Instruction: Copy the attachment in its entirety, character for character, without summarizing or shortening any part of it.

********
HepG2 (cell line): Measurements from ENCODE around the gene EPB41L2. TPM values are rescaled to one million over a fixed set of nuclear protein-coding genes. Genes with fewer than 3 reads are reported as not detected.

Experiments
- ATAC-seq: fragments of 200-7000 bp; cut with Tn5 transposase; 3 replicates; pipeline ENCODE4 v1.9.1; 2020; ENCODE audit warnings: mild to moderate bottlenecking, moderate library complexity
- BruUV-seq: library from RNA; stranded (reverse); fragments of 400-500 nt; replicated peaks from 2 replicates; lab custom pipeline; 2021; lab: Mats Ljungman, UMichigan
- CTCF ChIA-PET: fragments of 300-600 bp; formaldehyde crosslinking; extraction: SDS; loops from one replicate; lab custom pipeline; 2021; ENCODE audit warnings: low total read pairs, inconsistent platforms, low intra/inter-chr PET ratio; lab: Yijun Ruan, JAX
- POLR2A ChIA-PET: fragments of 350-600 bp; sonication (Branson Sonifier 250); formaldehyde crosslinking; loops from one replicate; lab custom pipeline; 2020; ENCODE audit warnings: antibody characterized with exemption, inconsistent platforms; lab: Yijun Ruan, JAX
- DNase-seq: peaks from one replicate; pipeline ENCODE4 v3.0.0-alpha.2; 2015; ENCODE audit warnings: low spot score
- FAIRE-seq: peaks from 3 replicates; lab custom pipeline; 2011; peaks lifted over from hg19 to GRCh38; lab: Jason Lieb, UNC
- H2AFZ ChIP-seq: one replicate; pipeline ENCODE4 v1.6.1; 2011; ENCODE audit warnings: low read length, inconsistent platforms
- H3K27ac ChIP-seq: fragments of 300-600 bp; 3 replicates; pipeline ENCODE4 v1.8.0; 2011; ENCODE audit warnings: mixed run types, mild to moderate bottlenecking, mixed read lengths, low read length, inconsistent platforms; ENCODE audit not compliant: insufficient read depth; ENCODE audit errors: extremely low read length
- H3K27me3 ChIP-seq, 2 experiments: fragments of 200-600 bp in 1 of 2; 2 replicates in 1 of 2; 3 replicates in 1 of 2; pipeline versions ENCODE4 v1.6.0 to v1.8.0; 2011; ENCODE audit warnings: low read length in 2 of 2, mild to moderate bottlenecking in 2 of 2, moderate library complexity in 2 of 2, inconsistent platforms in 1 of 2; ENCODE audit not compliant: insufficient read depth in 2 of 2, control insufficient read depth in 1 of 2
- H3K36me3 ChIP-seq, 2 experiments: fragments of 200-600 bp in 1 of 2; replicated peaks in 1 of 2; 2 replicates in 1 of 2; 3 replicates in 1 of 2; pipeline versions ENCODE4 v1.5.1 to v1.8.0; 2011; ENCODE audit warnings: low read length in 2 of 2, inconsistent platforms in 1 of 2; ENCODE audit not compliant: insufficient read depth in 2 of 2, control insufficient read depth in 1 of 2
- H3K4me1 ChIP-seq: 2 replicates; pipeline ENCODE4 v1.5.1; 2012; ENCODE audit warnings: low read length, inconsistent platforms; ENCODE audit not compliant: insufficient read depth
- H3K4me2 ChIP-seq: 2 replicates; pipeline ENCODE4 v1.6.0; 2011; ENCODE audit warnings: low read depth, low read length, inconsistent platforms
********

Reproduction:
HepG2 (cell line): Measurements from ENCODE around the gene EPB41L2. TPM values are rescaled to one million over a fixed set of nuclear protein-coding genes. Genes with fewer than 3 reads are reported as not detected.

Experiments
- ATAC-seq: fragments of 200-7000 bp; cut with Tn5 transposase; 3 replicates; pipeline ENCODE4 v1.9.1; 2020; ENCODE audit warnings: mild to moderate bottlenecking, moderate library complexity
- BruUV-seq: library from RNA; stranded (reverse); fragments of 400-500 nt; replicated peaks from 2 replicates; lab custom pipeline; 2021; lab: Mats Ljungman, UMichigan
- CTCF ChIA-PET: fragments of 300-600 bp; formaldehyde crosslinking; extraction: SDS; loops from one replicate; lab custom pipeline; 2021; ENCODE audit warnings: low total read pairs, inconsistent platforms, low intra/inter-chr PET ratio; lab: Yijun Ruan, JAX
- POLR2A ChIA-PET: fragments of 350-600 bp; sonication (Branson Sonifier 250); formaldehyde crosslinking; loops from one replicate; lab custom pipeline; 2020; ENCODE audit warnings: antibody characterized with exemption, inconsistent platforms; lab: Yijun Ruan, JAX
- DNase-seq: peaks from one replicate; pipeline ENCODE4 v3.0.0-alpha.2; 2015; ENCODE audit warnings: low spot score
- FAIRE-seq: peaks from 3 replicates; lab custom pipeline; 2011; peaks lifted over from hg19 to GRCh38; lab: Jason Lieb, UNC
- H2AFZ ChIP-seq: one replicate; pipeline ENCODE4 v1.6.1; 2011; ENCODE audit warnings: low read length, inconsistent platforms
- H3K27ac ChIP-seq: fragments of 300-600 bp; 3 replicates; pipeline ENCODE4 v1.8.0; 2011; ENCODE audit warnings: mixed run types, mild to moderate bottlenecking, mixed read lengths, low read length, inconsistent platforms; ENCODE audit not compliant: insufficient read depth; ENCODE audit errors: extremely low read length
- H3K27me3 ChIP-seq, 2 experiments: fragments of 200-600 bp in 1 of 2; 2 replicates in 1 of 2; 3 replicates in 1 of 2; pipeline versions ENCODE4 v1.6.0 to v1.8.0; 2011; ENCODE audit warnings: low read length in 2 of 2, mild to moderate bottlenecking in 2 of 2, moderate library complexity in 2 of 2, inconsistent platforms in 1 of 2; ENCODE audit not compliant: insufficient read depth in 2 of 2, control insufficient read depth in 1 of 2
- H3K36me3 ChIP-seq, 2 experiments: fragments of 200-600 bp in 1 of 2; replicated peaks in 1 of 2; 2 replicates in 1 of 2; 3 replicates in 1 of 2; pipeline versions ENCODE4 v1.5.1 to v1.8.0; 2011; ENCODE audit warnings: low read length in 2 of 2, inconsistent platforms in 1 of 2; ENCODE audit not compliant: insufficient read depth in 2 of 2, control insufficient read depth in 1 of 2
- H3K4me1 ChIP-seq: 2 replicates; pipeline ENCODE4 v1.5.1; 2012; ENCODE audit warnings: low read length, inconsistent platforms; ENCODE audit not compliant: insufficient read depth
- H3K4me2 ChIP-seq: 2 replicates; pipeline ENCODE4 v1.6.0; 2011; ENCODE audit warnings: low read depth, low read length, inconsistent platforms